(Shawn Tompkins after running practice and sparring several rounds)
Shawn Tompkins and his impressive stable of fighters now officially call Xtreme Couture MMA in Las Vegas home. We had the chance to sit down and ask Mr. Tompkins some questions. Here’s our interview with one of the sports’ top trainers.
What made you come to Xtreme Couture?
The biggest thing for me was the fact that I’ve been involved in the sport for so many years. I wanted to work with the Elite Athletes of MMA. This is where it is. I’m not concentrating on just one guy. Out here I’m working with 4 or 5 different guys at one time. World-class guys, with big fights coming up. That’s where I want to be right now in my career. I’ve trained beginner and intermediate fighters, that’s not what I want to do right now.
What’s your role on the team?
I’m in control of all the pro fighters, as well as managing the gym floor and coordinating team practices. I’m making sure that the quality of all different aspects of what we do here at Team Couture is kept at the top level. We’re making sure everyone is good at everything.
Are you brining the Anacondas here?
Yes. This will be the home of the LA Anacondas. It’s also the U.S. Headquarters for Team Tompkins fighters.
Team Tompkins will now be working hand in hand and side by side with Team Couture. I think it’s a perfect marriage. Our guys have always been training partners. We’ve had that brotherhood relationship going anyways so I think that’s only going to get stronger. It benefits everyone to have top notch training partners.
Are you looking forward to next year in the IFL?
Yeah. I’m looking forward to coming back. I have a brand new plan as to how we’re going to do things. According to who is going to be on the team and how we’re going to train. We’re going in there with key players. We have redemption on our mind. I’m going to pay more attention to the secondary roster. We were so concentrated on our main guys this year, that when we had 2 injuries in the Semi-Finals we didn’t have anyone else who was prepared.
How’d you get into coaching?
I opened up my first gym when I was 18-yrs-old. I started doing MA when I was 6 and teaching when I was 16. I was in London, Ontario just outside of Toronto. I met Bas at a seminar in Quebec. It was 9 years ago when he first moved over from Holland. He was doing English and Acting classes because he wanted to be a movie star. He asked me to come out to teach at the Beverly Hills Jiu Jitsu club so he could get to his acting classes. He’s a great trainer. People don’t give him the credit he deserves as a great trainer. What people don’t see is that he trains people different ways. He trains a Lightweight to be a Lightweight and a Heavyweight to be a Heavyweight, he sees what a guy’s style is and enhances it. A lot of trainers try to stick all of their guys into the same mold. I learned a ton about training from Bas.
Freddie Roach also helped me a lot. I was doing a story for an internet site called MMA Today. They asked me if I wanted to interview Freddie Roach. It ended up being a 4 hour interview. We talked and talked and realized we had a lot of similarities in our training styles. I studied under him. Studying under a boxing coach is a lot different from Martial Arts. In MMA you’re hands on. Boxing coaches stand back and watch the fighters style and see what he’s doing right and wrong. I learned how to stop cuts, wrap hands, tape hands. It gave me a jump start on what I do now.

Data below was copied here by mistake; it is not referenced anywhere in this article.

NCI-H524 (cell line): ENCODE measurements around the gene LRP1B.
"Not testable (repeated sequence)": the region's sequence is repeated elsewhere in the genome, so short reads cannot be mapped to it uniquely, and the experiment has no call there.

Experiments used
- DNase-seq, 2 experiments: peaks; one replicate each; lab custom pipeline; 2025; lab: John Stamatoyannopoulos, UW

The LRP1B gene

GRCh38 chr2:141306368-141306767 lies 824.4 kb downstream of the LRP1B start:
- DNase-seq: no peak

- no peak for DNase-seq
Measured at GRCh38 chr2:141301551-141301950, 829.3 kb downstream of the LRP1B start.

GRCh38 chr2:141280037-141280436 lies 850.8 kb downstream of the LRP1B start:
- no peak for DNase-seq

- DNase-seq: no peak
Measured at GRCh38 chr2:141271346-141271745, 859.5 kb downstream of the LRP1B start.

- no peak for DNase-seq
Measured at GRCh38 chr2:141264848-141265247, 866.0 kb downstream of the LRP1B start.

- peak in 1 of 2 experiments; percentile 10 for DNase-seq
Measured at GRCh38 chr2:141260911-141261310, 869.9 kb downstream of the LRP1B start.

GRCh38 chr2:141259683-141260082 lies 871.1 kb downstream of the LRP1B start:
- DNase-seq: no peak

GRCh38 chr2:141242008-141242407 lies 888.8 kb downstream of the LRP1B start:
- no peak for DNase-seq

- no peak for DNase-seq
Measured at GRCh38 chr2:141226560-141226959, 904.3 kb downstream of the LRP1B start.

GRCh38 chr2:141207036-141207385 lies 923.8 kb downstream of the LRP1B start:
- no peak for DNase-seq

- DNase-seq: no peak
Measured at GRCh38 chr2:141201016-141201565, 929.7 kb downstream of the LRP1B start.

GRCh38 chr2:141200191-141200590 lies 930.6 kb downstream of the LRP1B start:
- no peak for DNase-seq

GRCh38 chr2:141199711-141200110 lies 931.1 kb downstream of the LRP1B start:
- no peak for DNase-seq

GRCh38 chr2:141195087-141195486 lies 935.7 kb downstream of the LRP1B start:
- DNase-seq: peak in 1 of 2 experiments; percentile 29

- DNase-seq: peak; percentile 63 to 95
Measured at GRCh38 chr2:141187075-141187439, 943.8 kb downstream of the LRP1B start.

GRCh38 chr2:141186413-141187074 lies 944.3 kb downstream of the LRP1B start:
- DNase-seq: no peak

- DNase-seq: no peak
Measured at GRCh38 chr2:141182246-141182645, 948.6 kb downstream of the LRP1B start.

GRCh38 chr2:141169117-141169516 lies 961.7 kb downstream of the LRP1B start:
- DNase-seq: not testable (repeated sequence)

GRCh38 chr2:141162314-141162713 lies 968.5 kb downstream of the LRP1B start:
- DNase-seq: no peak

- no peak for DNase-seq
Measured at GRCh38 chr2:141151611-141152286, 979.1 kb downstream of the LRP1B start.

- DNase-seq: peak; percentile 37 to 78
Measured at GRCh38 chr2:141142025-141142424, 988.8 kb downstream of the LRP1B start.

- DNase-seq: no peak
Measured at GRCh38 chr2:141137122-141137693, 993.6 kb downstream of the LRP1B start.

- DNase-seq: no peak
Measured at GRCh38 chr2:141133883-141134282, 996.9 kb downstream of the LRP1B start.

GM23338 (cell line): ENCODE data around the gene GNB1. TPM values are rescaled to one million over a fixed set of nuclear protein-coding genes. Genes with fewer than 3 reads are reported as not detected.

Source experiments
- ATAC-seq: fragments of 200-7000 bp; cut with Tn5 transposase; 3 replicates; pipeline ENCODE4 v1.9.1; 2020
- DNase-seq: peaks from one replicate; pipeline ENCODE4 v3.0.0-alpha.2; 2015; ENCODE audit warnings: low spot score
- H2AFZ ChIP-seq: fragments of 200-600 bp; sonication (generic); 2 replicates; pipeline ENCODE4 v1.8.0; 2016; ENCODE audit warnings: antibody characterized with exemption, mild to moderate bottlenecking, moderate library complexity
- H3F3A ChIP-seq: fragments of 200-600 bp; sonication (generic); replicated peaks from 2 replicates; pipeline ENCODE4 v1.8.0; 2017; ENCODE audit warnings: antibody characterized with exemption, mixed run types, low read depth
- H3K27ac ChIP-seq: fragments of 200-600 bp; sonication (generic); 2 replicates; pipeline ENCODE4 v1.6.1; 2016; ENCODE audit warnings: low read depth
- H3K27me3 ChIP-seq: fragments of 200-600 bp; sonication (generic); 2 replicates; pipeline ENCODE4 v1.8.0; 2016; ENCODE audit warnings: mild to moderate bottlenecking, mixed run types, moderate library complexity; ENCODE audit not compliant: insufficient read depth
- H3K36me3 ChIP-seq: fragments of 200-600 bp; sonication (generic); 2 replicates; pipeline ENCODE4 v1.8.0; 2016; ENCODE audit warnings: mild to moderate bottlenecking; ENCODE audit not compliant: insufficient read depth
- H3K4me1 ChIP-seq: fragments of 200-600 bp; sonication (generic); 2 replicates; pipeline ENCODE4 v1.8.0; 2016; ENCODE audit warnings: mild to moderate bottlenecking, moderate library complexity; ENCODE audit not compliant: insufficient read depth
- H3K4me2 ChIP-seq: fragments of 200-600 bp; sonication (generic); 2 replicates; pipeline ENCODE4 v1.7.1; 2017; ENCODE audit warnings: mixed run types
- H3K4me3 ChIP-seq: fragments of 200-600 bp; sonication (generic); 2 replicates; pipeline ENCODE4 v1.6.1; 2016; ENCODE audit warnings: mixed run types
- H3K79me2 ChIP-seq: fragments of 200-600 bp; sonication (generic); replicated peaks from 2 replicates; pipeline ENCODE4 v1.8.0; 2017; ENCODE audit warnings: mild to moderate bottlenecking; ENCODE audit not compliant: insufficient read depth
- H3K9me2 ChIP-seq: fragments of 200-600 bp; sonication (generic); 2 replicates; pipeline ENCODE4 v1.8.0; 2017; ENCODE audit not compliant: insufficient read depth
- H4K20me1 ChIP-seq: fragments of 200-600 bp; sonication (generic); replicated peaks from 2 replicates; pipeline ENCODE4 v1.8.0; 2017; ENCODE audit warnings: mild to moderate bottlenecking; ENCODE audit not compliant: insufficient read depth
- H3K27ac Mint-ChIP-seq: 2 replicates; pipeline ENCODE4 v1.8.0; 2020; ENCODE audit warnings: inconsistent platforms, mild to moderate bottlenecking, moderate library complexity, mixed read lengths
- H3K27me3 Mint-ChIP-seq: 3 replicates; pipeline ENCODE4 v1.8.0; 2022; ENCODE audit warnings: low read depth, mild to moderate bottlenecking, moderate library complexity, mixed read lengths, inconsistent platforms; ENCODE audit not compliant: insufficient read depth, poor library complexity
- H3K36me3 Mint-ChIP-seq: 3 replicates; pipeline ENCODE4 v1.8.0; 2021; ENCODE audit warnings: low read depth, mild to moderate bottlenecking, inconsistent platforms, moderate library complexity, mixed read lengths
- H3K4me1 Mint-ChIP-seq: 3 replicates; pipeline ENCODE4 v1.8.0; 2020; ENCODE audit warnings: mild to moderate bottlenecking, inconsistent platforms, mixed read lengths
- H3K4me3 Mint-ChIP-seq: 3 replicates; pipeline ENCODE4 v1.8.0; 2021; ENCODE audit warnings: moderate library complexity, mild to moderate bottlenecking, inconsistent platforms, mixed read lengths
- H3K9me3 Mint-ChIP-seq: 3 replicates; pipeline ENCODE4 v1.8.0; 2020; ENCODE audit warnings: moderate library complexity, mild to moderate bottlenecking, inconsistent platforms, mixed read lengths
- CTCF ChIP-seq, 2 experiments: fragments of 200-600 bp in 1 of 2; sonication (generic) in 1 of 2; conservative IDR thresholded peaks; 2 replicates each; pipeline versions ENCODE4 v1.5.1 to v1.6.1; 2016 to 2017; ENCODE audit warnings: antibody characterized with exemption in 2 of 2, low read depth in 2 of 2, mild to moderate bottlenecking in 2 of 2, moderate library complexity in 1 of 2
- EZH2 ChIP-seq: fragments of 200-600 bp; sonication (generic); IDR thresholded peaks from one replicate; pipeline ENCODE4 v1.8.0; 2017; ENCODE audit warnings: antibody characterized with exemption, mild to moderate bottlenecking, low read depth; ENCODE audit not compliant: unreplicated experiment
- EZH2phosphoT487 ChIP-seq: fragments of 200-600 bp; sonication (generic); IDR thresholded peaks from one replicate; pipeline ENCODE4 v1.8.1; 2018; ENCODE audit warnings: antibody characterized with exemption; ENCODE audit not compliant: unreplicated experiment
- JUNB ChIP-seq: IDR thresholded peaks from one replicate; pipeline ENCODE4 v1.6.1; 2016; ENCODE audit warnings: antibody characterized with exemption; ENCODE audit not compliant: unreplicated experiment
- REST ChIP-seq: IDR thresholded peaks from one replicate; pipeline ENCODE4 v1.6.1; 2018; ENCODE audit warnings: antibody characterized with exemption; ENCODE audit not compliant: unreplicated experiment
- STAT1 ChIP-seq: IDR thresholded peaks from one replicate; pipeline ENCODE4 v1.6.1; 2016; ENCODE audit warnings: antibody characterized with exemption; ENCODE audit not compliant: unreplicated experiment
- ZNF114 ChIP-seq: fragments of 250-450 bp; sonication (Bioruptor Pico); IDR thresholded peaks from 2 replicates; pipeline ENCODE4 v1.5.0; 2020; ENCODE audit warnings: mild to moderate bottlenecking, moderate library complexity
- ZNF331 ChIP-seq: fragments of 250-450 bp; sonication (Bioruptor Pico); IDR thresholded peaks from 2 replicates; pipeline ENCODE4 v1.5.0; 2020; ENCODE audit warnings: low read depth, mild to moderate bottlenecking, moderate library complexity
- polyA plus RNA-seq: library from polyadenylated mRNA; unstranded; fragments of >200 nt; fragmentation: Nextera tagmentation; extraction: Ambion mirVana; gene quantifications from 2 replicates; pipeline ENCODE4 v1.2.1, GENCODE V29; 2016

Who have you trained in the past?
I trained Carlos Newton, Forrest Griffin, Gray Maynard before he joined XC. Dan Henderson, Sokoudjou, Phil Baroni, Kevin Randelman among others.
You joined forces with Dan during a bit of a slump for him, and then he got on a hot streak. What did you guys work on?
Dan was well known for his right hand and single leg takedown. I started workikng with him in his rematch with Misaki, then we trained for the Vitor fight, and it all clicked in the Wanderlei fight. A lot of people say it takes three fights for a trainer and fighter to click. I’d say that was accurate with Dan and I. In the Wanderlei fight, he was putting his punches in combinations. He was more interested in being on his feet than on the ground, and was transitioning from the ground to his feet. He was event throwing kicks. That was the first fight where he showed a complete game. He was easy for me to mesh in with. He’s a worker.
He came to me after he lost the first Misaki fight. I was training Bas for his fight with Kimo at that point (Warpath eventually filled in for Kimo). Bas and I took a trip to Dan’s for a week to get a different aspect for Bas. When I was there Dan saw what I was doing with Bas. About a month later Dan called me out of the blue and asked me to come down. He asked me to run his whole training camp.
After Dan would finish a fight I’d go back to Canada. Before the Wanderlei fight Dan moved me into his house to make sure he got up on time, ate right, got to training, etc. That’s how completely I ran his camp. He made me a great offer and I took it.
What are you working on with Randy for the Gonzaga fight?
Randy’s already got a complete game. Now I’m trying to make it precision accurate. We’re working on maintaining consistent control of Gonzaga for 5-rounds. He already understands every aspect of the game. Now we’re making him fluid.
Anything else you want to add?
In my career in Martial Arts this is the best move I’ve ever made. I’m thrilled to be in this environment.
(Shawn Tompkins spars with the champ)
(Shawn and Kimbo trade shots)
(Coach Tompkins leads Jay White through drills)